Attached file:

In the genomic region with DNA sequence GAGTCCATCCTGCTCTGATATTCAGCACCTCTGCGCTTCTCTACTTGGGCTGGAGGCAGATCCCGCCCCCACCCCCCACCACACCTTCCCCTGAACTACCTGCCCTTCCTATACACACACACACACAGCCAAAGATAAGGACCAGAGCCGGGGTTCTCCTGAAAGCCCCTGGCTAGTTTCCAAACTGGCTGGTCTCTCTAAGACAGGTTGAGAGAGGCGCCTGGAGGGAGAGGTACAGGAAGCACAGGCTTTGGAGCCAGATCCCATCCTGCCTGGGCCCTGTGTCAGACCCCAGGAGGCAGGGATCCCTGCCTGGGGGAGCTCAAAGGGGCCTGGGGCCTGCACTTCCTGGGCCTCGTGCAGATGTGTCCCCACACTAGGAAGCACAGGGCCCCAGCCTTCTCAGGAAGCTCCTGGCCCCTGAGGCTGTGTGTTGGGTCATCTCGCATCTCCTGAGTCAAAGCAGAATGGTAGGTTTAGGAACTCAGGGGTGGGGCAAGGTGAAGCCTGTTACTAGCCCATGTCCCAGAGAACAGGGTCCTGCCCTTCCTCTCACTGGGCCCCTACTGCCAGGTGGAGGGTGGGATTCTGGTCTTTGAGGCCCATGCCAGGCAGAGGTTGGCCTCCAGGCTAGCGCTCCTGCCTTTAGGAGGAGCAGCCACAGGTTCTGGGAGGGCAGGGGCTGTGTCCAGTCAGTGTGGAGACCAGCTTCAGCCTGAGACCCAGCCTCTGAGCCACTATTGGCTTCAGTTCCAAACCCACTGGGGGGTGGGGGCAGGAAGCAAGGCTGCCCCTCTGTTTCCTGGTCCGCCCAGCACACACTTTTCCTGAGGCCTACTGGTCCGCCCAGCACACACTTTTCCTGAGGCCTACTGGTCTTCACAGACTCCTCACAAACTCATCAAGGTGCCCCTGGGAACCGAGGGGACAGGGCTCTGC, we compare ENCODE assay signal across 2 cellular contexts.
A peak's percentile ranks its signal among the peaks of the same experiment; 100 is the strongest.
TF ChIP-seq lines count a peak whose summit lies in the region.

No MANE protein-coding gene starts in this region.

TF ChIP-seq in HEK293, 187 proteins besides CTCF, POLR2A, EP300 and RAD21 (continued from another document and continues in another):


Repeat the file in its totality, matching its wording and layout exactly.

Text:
In the genomic region with DNA sequence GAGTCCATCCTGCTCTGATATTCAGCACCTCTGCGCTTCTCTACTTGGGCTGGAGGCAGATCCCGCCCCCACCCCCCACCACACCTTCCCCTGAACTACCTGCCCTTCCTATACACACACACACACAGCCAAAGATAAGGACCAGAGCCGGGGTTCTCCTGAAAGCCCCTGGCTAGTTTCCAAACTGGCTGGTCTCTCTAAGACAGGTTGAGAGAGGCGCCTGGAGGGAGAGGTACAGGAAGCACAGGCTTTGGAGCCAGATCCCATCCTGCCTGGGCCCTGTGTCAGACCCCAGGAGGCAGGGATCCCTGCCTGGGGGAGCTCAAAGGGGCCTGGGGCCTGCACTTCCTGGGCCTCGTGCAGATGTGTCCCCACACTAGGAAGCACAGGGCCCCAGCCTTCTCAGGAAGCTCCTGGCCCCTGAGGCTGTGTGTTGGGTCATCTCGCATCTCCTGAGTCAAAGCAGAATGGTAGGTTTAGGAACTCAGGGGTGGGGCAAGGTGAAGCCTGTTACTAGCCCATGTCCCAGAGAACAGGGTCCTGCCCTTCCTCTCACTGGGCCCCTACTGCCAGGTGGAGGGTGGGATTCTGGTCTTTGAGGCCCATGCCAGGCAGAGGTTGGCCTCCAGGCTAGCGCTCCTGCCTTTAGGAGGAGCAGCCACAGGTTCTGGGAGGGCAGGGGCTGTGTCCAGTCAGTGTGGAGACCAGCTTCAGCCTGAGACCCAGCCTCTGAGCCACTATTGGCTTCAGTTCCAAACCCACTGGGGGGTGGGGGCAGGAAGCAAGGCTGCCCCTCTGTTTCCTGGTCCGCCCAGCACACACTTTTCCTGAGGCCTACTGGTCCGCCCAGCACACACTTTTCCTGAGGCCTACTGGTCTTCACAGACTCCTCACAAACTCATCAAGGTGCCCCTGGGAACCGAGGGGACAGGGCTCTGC, we compare ENCODE assay signal across 2 cellular contexts.
A peak's percentile ranks its signal among the peaks of the same experiment; 100 is the strongest.
TF ChIP-seq lines count a peak whose summit lies in the region.

No MANE protein-coding gene starts in this region.

TF ChIP-seq in HEK293, 187 proteins besides CTCF, POLR2A, EP300 and RAD21 (continued from another document and continues in another):